And to think about “Alice In Wonderland: Through the Looking Glass” and “Pirates of the Caribbean: Dead Men Tell No Tales” as long as other to animated movies “Jungle Book” and ” Zootopia” that Disney is going to release for the next year. I wont be surprised if Disney finally decided to pay 1 billion in 2016 to buy Buzzfeed as the deal was failed this year due to the price Buzzfeed asked for.

      Like

  9. Thank you for your sharing. It is very interesting for understanding the film industry. Improvement of technologies led the film industry become harder to operate; such as internet and new television; consumers have more choice than before. Disney have a high level of brand image and they have a nice opportunity to develop their future; they have enough funds to purchase IP from others and expand the market to satisfy different part of consumers; such as they created Disneyland as a theme park, produced Disney’s toy for kids. Disney is a good example for explaining about the theory of place distribution.

    Liked by 1 person

  10. This blog reminded me of my childhood. I used to see Disney cartoons when i come back from school. really enjoyed it but didn’t know about the distribution of Disney. The blog has shown the distribution channels of Disney from the time it started till present. And explained how it has reduced its distribution channels to make it simpler by making contracts with the television channels directly. It is a nice bog on how the distribution takes place in the film industry.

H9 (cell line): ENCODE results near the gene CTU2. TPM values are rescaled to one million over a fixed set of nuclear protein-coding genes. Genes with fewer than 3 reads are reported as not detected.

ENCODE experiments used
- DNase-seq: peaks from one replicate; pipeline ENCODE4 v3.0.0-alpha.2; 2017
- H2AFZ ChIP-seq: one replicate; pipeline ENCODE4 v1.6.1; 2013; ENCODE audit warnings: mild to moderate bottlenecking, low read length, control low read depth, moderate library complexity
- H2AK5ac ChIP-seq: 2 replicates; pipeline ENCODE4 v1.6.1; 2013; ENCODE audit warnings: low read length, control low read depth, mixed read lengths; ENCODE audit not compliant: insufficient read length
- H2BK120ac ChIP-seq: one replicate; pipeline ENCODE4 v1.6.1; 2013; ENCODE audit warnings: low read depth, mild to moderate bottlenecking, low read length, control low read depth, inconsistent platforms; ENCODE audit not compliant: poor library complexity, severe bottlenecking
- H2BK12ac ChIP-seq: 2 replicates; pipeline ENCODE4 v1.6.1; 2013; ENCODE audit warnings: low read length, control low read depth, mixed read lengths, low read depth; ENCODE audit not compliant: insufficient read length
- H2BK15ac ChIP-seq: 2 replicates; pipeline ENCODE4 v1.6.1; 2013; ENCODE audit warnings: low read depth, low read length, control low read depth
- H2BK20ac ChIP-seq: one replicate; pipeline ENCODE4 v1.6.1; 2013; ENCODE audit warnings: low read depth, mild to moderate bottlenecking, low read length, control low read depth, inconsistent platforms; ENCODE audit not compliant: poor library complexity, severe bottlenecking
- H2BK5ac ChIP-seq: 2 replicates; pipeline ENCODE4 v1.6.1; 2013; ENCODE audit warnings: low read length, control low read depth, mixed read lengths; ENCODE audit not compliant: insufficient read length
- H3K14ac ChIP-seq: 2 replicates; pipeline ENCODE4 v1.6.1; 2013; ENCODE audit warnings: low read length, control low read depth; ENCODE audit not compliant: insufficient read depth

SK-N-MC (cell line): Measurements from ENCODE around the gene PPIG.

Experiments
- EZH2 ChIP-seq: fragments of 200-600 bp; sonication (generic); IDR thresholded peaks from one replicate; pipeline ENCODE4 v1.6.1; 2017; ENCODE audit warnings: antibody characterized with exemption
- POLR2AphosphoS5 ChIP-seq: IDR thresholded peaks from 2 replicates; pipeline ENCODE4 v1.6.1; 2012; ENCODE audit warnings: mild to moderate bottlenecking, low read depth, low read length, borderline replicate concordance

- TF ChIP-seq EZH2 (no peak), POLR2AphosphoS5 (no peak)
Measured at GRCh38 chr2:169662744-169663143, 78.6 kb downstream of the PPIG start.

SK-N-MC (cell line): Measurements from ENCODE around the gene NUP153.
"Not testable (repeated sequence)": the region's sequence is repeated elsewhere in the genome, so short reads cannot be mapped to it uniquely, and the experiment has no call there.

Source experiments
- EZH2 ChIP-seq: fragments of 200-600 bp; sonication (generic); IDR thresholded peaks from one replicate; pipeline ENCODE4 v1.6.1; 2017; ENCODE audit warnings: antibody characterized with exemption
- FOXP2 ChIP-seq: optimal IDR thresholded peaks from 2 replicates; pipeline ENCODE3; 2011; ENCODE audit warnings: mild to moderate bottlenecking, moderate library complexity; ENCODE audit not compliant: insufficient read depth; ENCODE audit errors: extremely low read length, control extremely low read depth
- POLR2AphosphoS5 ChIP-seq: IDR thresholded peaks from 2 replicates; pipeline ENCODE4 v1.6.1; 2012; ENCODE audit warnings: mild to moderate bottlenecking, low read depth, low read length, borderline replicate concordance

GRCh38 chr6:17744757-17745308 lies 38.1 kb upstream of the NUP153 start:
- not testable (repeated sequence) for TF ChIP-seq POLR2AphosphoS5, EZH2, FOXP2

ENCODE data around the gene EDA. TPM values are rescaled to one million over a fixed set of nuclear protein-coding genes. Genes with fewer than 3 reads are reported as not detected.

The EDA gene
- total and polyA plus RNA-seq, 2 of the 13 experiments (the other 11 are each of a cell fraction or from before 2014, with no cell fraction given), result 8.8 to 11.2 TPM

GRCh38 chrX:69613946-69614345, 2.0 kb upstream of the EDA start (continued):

Liked by 1 person

  11. Interesting post~
    This post about Disney, Disney cartoons accompanied my childhood, they are really amazing. But before I did not see this blog I really do not know the distribution of Disney.
    I search on the Internet, according to foreign technology blog TNW reported that, now Walt Disney Television production companies and online video distributor Netflix signed a multi-year agreement to provide US subscribers Disney live-action film-making and animation films first-round play services. The agreement came into force 2016, at this time, Netflix has will be the only in the United States can play Disney movies on the TV distributors.

    Like

  12. Very Interesting Blog.
    The social experience of motion picture going lies at the heart of a rich new administration called FilmBot. The interface is altogether visual, with tiles of film notices and basic symbols that permit you to play trailers, spare and score motion pictures and access nearby show times. Be that as it may, the focal reason is that motion picture going is impacted by the individuals you know. Filmbot permits you to connection to a friend network and family to get their suppositions, yet channel the outcomes. You can dole out a rate from coordinated hundred for every companion. This creates an interesting FilmBot score for a film in view of your companions’ scores of the motion picture weighted by the amount you believe their film tastes.
    Thank you for the Blog.

    Like